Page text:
upon which private investors can rely to provide the necessary capital to make up for any shortfalls. The stress
tests may, in fact, have the opposite effect - and could discourage new equity investment in any of the
Where Are the "Toxic Assets"
Whatever is revealed through the convoluted prism of the stress tests should be
compared to the relatively straightforward data available from other institutions, such as the Federal Deposit
Insurance Corp. (FDIC). The FDIC's "Quarterly Banking Profile" offers a cut-and-dried summary of financial
results for all FDIC-insured institutions.
According to The Financial
Times' review of the data as of Dec. 31, loans outstanding were
$7.87 trillion. The Times noted that Goldman Sachs Group Inc. (GS) economists estimate the shortfall in Tier 1
capital, given certain liberal assumptions, to be at least $753 billion.
The International Monetary Fund (IMF) has estimated that the potential losses
of U.S.-originated credit assets held by banks and financial institutions around the world is $2.7 trillion,
The New York Times said last week. While the percentage of those losses that sit directly on the books of U.S.
banks isn't known, it is widely assumed that the value of impaired assets exceeds $1 trillion. To further
complicate and obfuscate necessary transparency, new accounting rules replace mark-to-market reality with
subjective internally modeled accounting of the value of distressed assets. And until those unidentified and
convolutedly accounted for assets are removed from bank balance sheets, they will weigh down the worldwide banking
system for years to come.
Perhaps the greatest danger the stress tests will cause may result from seemingly
healthier banks pressuring the government to take back taxpayer-funded capital, while at the same time facilitating
a dangerous lopsidedness to the entire banking landscape.
The fallacy that some banks are doing well and want to pay back government money is
easily pierced. Whether it's for general liquidity, for credit spreads, or to backstop their efforts to raise
additional capital, the truth is that there isn't a single bank that isn't currently using government support in
some form. The only way to determine if a bank is healthy is to require it to stand entirely on its own and to not
incorporate any cheap government capital or any government liquidity enhancing facility.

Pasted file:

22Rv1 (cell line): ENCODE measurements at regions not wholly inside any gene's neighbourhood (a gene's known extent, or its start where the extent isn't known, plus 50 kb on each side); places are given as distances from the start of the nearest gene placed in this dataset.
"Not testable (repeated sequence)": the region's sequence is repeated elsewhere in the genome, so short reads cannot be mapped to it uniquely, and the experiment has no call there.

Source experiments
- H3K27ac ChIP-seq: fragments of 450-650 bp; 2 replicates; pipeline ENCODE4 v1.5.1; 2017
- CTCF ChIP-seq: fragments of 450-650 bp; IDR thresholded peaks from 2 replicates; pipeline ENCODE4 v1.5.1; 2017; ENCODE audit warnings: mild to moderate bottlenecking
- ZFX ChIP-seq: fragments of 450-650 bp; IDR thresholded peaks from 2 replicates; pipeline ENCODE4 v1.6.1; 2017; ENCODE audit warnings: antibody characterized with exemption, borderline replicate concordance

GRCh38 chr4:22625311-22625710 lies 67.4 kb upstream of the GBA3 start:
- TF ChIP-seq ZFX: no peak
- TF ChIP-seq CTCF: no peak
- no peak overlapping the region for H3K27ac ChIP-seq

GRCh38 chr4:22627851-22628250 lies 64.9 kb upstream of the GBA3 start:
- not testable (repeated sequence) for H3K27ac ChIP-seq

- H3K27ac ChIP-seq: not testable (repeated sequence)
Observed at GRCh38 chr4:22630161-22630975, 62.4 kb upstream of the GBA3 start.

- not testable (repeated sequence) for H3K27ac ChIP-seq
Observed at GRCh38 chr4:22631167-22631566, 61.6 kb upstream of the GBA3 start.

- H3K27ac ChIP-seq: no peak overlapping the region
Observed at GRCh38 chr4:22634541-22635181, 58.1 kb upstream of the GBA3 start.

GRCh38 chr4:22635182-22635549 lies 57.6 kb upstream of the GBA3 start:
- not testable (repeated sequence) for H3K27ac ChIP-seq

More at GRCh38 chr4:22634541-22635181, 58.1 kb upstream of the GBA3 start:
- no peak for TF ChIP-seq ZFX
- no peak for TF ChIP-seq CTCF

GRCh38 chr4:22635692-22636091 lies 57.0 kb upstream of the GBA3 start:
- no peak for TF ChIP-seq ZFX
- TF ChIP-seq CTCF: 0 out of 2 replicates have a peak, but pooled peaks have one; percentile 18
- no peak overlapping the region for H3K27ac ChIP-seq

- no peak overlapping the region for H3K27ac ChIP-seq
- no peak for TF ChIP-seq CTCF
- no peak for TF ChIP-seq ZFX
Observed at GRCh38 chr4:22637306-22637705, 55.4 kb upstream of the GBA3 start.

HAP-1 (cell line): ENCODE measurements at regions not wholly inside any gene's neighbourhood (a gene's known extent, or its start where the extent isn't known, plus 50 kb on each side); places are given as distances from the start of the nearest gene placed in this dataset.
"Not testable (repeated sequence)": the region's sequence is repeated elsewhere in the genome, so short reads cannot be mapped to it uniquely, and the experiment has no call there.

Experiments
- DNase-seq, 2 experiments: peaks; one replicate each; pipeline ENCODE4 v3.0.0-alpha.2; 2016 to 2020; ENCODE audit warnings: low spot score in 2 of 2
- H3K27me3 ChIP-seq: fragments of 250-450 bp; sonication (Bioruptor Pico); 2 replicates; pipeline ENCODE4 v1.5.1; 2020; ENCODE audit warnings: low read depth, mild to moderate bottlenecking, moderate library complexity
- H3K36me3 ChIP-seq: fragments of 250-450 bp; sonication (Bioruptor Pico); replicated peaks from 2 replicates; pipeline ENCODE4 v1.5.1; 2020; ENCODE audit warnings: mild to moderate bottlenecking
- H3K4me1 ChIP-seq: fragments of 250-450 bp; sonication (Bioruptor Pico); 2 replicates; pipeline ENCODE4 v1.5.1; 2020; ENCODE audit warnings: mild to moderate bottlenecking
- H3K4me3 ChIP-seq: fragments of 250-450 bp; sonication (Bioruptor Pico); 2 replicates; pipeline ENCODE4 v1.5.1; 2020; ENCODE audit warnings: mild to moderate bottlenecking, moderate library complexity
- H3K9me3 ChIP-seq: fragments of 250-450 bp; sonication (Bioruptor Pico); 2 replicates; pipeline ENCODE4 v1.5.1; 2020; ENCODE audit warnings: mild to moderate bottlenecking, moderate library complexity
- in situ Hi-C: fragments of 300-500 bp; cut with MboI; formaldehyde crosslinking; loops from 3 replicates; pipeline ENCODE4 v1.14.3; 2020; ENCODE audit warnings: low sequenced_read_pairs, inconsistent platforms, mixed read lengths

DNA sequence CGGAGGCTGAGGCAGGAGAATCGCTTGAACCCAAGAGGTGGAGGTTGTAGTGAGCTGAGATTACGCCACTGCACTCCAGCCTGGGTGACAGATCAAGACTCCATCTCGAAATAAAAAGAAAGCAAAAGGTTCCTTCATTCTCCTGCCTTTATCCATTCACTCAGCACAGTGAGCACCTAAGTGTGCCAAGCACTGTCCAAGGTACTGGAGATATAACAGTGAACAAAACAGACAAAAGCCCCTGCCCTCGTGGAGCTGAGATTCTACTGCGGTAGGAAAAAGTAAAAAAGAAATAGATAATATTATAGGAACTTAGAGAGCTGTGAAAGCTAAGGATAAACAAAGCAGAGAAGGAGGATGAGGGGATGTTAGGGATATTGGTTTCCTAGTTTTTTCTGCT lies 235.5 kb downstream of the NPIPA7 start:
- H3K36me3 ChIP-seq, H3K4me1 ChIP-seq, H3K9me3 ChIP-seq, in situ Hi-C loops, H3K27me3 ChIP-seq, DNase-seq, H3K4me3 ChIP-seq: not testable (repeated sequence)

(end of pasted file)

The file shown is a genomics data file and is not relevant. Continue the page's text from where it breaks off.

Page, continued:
That will never happen in the current crisis. No bank is going to give up the
preferential, cheaper cost of borrowed money provided by government vehicles when their competitors remain at the
trough soaking up cheaper, government-backed capital resources. Until the entire system is self-sustaining,
privately funded and supportable - and that distinctly assumes that some banks need to die a quick death and be
buried - the system should be looked at as just that - a system.
Attempting to measure the health of every patient in the hospital by sticking a
thermometer in only the sickest patients isn't going to do anything to stem the epidemic. The Treasury Department
made a fundamental mistake in offering to reveal the results of stress tests. What it should have done is conduct
system-wide tests on all banks, after which it systematically merged and shut down institutions that were either
desperately threatened, or downright insolvent.
Yes, equity capital would be lost. But, as a lesson in moral hazard, it would be
the clearest signal possible that shareholders are responsible for controlling boards even more so than boards are
responsible for controlling management and risks at corporate institutions.
Until private-equity investors are confident that the nation's sick-and-injured
banking patients are truly curable, there will be a decided reluctance to invest necessary capital into an
Nothing has been accomplished by these "stress" tests - except to further stress
the banks, as well as the already-badly stressed U.S. economy.